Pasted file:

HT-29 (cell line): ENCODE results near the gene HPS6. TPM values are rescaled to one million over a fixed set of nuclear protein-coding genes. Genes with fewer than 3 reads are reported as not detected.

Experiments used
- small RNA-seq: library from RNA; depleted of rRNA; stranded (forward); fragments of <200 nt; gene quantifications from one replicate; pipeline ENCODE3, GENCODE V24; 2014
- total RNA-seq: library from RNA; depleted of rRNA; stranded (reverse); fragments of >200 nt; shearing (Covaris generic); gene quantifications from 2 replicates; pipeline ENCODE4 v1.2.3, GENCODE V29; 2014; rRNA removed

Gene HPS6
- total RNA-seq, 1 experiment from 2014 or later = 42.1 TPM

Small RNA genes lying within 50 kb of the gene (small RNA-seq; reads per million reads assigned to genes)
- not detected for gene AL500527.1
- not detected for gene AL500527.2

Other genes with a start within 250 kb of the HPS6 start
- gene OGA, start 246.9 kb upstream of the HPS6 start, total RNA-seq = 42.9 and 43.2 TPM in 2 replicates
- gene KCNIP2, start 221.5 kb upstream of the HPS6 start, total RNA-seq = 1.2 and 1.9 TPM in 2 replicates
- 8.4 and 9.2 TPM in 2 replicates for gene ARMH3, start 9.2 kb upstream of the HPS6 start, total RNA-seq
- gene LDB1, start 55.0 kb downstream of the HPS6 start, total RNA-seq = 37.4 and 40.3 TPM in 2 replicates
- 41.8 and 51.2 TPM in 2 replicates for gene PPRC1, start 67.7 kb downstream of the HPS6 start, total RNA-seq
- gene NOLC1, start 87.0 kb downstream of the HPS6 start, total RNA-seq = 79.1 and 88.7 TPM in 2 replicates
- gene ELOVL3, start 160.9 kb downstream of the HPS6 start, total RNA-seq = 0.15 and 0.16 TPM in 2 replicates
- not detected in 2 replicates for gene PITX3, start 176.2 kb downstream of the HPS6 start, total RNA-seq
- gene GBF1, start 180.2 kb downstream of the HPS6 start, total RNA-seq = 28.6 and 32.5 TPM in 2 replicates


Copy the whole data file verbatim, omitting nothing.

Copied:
HT-29 (cell line): ENCODE results near the gene HPS6. TPM values are rescaled to one million over a fixed set of nuclear protein-coding genes. Genes with fewer than 3 reads are reported as not detected.

Experiments used
- small RNA-seq: library from RNA; depleted of rRNA; stranded (forward); fragments of <200 nt; gene quantifications from one replicate; pipeline ENCODE3, GENCODE V24; 2014
- total RNA-seq: library from RNA; depleted of rRNA; stranded (reverse); fragments of >200 nt; shearing (Covaris generic); gene quantifications from 2 replicates; pipeline ENCODE4 v1.2.3, GENCODE V29; 2014; rRNA removed

Gene HPS6
- total RNA-seq, 1 experiment from 2014 or later = 42.1 TPM

Small RNA genes lying within 50 kb of the gene (small RNA-seq; reads per million reads assigned to genes)
- not detected for gene AL500527.1
- not detected for gene AL500527.2

Other genes with a start within 250 kb of the HPS6 start
- gene OGA, start 246.9 kb upstream of the HPS6 start, total RNA-seq = 42.9 and 43.2 TPM in 2 replicates
- gene KCNIP2, start 221.5 kb upstream of the HPS6 start, total RNA-seq = 1.2 and 1.9 TPM in 2 replicates
- 8.4 and 9.2 TPM in 2 replicates for gene ARMH3, start 9.2 kb upstream of the HPS6 start, total RNA-seq
- gene LDB1, start 55.0 kb downstream of the HPS6 start, total RNA-seq = 37.4 and 40.3 TPM in 2 replicates
- 41.8 and 51.2 TPM in 2 replicates for gene PPRC1, start 67.7 kb downstream of the HPS6 start, total RNA-seq
- gene NOLC1, start 87.0 kb downstream of the HPS6 start, total RNA-seq = 79.1 and 88.7 TPM in 2 replicates
- gene ELOVL3, start 160.9 kb downstream of the HPS6 start, total RNA-seq = 0.15 and 0.16 TPM in 2 replicates
- not detected in 2 replicates for gene PITX3, start 176.2 kb downstream of the HPS6 start, total RNA-seq
- gene GBF1, start 180.2 kb downstream of the HPS6 start, total RNA-seq = 28.6 and 32.5 TPM in 2 replicates